Portfolio of uncorrelated assets that perform poorly isn’t worth much. When running an analysis, it’s important to find how have they performed over time, how consistent they are, how reliable etc. In fact there are number of consideration need to be taken into account while working with factors.
The goal is to find factors, that are uncorrelated with market beta and with each other, ideally some of them are also negatively correlated with one another.
Factors represent the holy grail of portfolio diversification.
If we can find 15 or more such returns streams, we can greatly improve our return to risk ratio compared to just taking whole market risk in form of buying an ETF.
That itself is a perfect task for AI, thanks to the ability to process large amount of data and performing complex computations. On top of the main purpose for factor analysis the AI approach also helps to solve some of the big challenges with factor investing.
Factor analysis challenges
Defining a factor is hard
There are over 10 thousand factors available and new ones are being created every day by researchers and economists. There are a number of “value” indices and value factor funds. Each of them might be constructed differently, using different characteristics, different weights and each of them might define value in slightly different way. Here are examples of value strategies derived from different factors and their weights. All strategies are valid, all can be labeled as “value” and yet they performed very differently over the years.
Factors can change
The traditional, academic definition of value was the P/B ratio, but many people now think that P/B is an outdated measure of value. Book value excludes brand, intellectual property, customer loyalty, data all of which are cornerstones of most of today’s service companies. Factors changing may cause problems for funds who might be slow in updating their own factor definitions in light of new evidence.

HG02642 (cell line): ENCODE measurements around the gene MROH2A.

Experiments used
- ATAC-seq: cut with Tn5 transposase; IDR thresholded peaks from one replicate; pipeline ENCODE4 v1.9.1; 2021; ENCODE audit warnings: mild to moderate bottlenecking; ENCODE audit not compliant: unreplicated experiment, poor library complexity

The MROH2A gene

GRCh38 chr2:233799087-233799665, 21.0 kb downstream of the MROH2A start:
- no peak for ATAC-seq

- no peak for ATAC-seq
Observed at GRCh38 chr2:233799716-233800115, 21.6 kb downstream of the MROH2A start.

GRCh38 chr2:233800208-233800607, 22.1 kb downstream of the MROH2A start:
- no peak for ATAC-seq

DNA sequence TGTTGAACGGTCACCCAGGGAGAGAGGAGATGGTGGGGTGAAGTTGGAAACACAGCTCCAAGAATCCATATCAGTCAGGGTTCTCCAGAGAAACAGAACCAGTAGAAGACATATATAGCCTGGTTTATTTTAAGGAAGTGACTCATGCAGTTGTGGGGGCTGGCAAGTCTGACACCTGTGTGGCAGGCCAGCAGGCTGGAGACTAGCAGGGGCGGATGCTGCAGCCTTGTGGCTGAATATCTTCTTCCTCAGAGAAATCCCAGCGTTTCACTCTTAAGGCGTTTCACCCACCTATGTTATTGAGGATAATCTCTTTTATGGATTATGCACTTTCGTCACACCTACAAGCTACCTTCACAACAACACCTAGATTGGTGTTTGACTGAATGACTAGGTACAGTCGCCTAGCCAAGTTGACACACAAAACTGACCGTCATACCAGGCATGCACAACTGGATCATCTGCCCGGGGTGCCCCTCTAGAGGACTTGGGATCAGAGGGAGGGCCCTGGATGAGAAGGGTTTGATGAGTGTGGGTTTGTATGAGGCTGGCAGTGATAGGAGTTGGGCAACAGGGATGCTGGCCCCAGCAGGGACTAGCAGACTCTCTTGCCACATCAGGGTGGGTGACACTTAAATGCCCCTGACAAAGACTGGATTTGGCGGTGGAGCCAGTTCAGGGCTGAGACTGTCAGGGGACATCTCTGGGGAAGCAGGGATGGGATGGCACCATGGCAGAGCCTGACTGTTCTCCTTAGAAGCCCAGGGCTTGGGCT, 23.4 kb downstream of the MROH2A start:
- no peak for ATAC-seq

Factors decay over time
There’s considerable evidence showing that factor returns reduce after the factor becomes widely known. The more people know about a factor, the more people try to exploit it. After the factors became known, the actual returns were much lower than was predicted.
It’s difficult to determine when a factor breaks down
It’s very difficult to tell when a factor broke down as it would still occasionally behave as if it worked. To make matters worse, it’s not in the interests of financial institutions to disprove the efficacy of a strategy that their clients are invested in. All of this could lead to investors maintaining positions in factors which no longer work.
Factor analysis powered by AI
The aforementioned issues with factor investing suggest, that single factor doesn’t perform well under all market conditions. That’s why we created a machine learning model, able to find current relevant factors. The AI system then helps to rank the companies based on those factors and to build well diversified portfolio.
It’s very useful to label factors as “value”, “growth” etc. It helps investors to understand what is going on with the market and the portfolio. However each month the particular factor behind label “value” might be different. That’s because different market conditions might be better explained by different factors. It is also crucial to quickly react to changes and rebalance portfolio whenever company score changes.
The unmatched performance of AI proved to play crucial role in maintaining strategy profitable in various market conditions. It also helped to solve the issues of multi-factor portfolios. It allowed us to:
- re-evaluate the most significant factors every day
- quickly react to changing market conditions
- disregard those factors that ceased to exists or their predictive power became insignificant.